• Inflexible time limits, which can cause students to unfairly get low grades because they didn't finish on time
  • The fact that testing isn't teaching
  • The fact that many tests do not accurately reflect a student's knowledge based on hundreds of factors
  • Students treated as "numbers" based on their test scores, rather then who he/she is as a person
  • Non-creativeness and rigidity
  • Increased school uniformity
  • The "mandatory" aspect of testing
  • racially, socially, or regionally biased results
  • Lack of student initiative, lack of the ability to formulate questions, and lack of students to engage in deep thinking
  • Lower grades due to denigration of teachers
  • Information on tests that was never taught to the students
  • Student failure of a test blamed on the student, not the instructor
  • Tests weighting on a student's average grade more than they should
  • The cost of testing (money which could be put into other things)
  • Grading errors
  • Low test scores may obstruct a student's path to achievement instead of making it possible to take a student's difficulty learning seriously
  • The penalization of students who do badly on tests
  • Lack of leveled playing field
  • Non-standardized tests, in which a teacher can create anything he/she wants and at any difficulty level
  • Testing's effect on students (i.e. students having to study for hours with lack of free time and possible time crunch)
  • Students cramming information into their minds in order to pass a test, and then forgetting everything they learned.
  • Internet Testing, which is often criticized because of the large number of technical problems that can occur
  • If a student isn't prepared for a test, he/she will be forced to take it anyway and get a failing grade
  • Often, a teacher will refuse to let a student retake a test

Despite the problems with testing, little has been done to prevent them, especially in schools that are rigid and unwilling to change their rules. Many have suggested banning testing, but most schools with a rigid attitude will not have open minds about this idea. Schools that do not ban testing are considered to be rigid schools that "play by the book" and ignore not only the complaints from students and teachers, but also ignore all of the problems associated with testing (in the list above). Basically, the people who don't believe in tests don't have a lot of control because most of the control is held by people who believe int testing.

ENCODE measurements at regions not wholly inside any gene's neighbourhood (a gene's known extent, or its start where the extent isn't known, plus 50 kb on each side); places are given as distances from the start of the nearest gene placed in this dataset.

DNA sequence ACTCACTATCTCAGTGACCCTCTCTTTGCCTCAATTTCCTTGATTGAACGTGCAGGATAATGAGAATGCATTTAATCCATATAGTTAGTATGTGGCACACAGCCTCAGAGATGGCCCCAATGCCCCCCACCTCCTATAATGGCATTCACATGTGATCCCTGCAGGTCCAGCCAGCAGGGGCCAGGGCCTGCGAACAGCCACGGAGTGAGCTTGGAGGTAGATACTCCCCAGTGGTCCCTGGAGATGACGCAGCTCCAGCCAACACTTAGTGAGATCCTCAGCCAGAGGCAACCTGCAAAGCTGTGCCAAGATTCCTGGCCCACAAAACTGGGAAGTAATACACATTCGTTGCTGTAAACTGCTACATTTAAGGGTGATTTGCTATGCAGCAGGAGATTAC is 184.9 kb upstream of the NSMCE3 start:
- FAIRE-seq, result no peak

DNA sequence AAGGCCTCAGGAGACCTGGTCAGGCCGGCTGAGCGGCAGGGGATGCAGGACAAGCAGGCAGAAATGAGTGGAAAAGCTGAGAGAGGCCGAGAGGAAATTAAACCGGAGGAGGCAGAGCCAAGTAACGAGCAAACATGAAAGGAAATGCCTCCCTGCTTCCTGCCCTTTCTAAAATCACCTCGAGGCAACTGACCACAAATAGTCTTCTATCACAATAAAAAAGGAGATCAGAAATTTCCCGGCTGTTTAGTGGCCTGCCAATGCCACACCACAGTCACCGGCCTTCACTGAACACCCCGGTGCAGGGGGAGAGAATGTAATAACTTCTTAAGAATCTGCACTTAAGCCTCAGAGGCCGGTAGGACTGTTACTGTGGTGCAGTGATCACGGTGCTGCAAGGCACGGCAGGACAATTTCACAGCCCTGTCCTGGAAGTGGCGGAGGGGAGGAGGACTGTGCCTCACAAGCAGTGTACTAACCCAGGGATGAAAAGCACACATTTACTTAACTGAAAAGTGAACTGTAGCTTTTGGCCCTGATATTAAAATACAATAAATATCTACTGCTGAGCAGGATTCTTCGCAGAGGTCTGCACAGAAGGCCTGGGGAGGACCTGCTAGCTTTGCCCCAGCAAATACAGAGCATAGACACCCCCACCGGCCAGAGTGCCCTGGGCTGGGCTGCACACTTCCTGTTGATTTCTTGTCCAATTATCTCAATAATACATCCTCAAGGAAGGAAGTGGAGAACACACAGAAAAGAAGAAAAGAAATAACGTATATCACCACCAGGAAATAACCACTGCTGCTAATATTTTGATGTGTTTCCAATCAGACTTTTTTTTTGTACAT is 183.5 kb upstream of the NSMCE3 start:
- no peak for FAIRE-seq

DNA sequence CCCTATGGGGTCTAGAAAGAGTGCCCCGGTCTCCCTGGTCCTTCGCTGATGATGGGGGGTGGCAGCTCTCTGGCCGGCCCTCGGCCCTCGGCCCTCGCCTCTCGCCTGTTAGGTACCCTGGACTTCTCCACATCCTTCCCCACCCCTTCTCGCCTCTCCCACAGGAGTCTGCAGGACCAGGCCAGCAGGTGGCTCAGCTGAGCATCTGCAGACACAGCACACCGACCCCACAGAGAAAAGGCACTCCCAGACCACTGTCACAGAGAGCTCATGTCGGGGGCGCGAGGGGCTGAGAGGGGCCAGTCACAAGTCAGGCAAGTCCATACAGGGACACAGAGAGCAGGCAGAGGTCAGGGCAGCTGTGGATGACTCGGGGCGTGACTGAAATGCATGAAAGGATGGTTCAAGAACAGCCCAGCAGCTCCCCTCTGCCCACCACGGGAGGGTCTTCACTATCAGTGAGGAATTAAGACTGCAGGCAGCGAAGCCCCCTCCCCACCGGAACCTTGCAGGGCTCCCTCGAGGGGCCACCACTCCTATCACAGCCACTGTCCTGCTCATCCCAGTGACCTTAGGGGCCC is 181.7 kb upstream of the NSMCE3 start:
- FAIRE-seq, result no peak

The SAT and other high-stakes exams

In the United States and other countries, tests based primarily on multiple-choice questions have come to be used for assessments of great importance, with consequences including the funding levels of public schools and the admission of students to institutions of higher education. The most important such test in the U.S. is the SAT, which consists almost entirely of multiple-choice questions (though some of these are specifically designed to inherent inaccuracies of that question type). Originally developed as a test of a student's intrinsic intelligence, its methodology has proven highly vulnerable to specialized test-preparation programs that dramatically improve the subject's score. The SAT is written and administered by the College Board.

The SAT has also been criticized for an alleged racial bias; ethnic minorities supposedly fare worse on the exam than they should. As a result, it began to fall out of favor in the late 1990s, with increasing emphasis on standardized tests that measure actual knowledge. Some of these replacements have likewise come from the College Board, but many states have taken the initiative to design tests of their own. The ACT examination, introduced in 1959 as a competitor to the SAT, also features more knowledge-based questions, and is accepted as an alternative to the SAT for admission to many United States colleges.

Even past college there are other high-stakes exams, like; Fundamentals of Engineering exam administered by National Council of Examiners for Engineering and Surveying (NCEES).

See also

Readings

Airasian, P. (1994) "Classroom Assessment," Second Edition, NY" McGraw-Hill.

Cangelosi, J. (1990) "Designing Tests for Evaluating Student Achievement." NY: Addison-Wesley.

Grunlund, N (1993) "How to make achievement tests and assessments," 5th edition, NY: Allyn and Bacon.

Haladyna, T.M. & Downing, S.M. (1989) Validity of a Taxonomy of Multiple-Choice Item-Writing Rules. "Applied Measurement in Education," 2(1), 51-78.

International exams (internal)

External links

ja:学力検査 no:Eksamen